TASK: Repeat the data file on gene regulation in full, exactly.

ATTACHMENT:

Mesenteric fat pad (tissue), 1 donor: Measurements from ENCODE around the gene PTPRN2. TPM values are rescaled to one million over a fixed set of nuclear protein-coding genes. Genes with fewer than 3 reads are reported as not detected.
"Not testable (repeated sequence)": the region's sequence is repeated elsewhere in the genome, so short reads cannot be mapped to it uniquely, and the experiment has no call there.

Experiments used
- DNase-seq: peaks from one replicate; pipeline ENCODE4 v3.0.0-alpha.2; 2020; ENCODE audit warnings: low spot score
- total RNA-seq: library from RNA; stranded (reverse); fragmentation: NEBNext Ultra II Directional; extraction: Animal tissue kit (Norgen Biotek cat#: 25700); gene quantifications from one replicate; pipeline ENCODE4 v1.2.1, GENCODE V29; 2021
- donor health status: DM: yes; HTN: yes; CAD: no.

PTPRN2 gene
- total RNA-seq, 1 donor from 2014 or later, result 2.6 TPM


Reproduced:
Mesenteric fat pad (tissue), 1 donor: Measurements from ENCODE around the gene PTPRN2. TPM values are rescaled to one million over a fixed set of nuclear protein-coding genes. Genes with fewer than 3 reads are reported as not detected.
"Not testable (repeated sequence)": the region's sequence is repeated elsewhere in the genome, so short reads cannot be mapped to it uniquely, and the experiment has no call there.

Experiments used
- DNase-seq: peaks from one replicate; pipeline ENCODE4 v3.0.0-alpha.2; 2020; ENCODE audit warnings: low spot score
- total RNA-seq: library from RNA; stranded (reverse); fragmentation: NEBNext Ultra II Directional; extraction: Animal tissue kit (Norgen Biotek cat#: 25700); gene quantifications from one replicate; pipeline ENCODE4 v1.2.1, GENCODE V29; 2021
- donor health status: DM: yes; HTN: yes; CAD: no.

PTPRN2 gene
- total RNA-seq, 1 donor from 2014 or later, result 2.6 TPM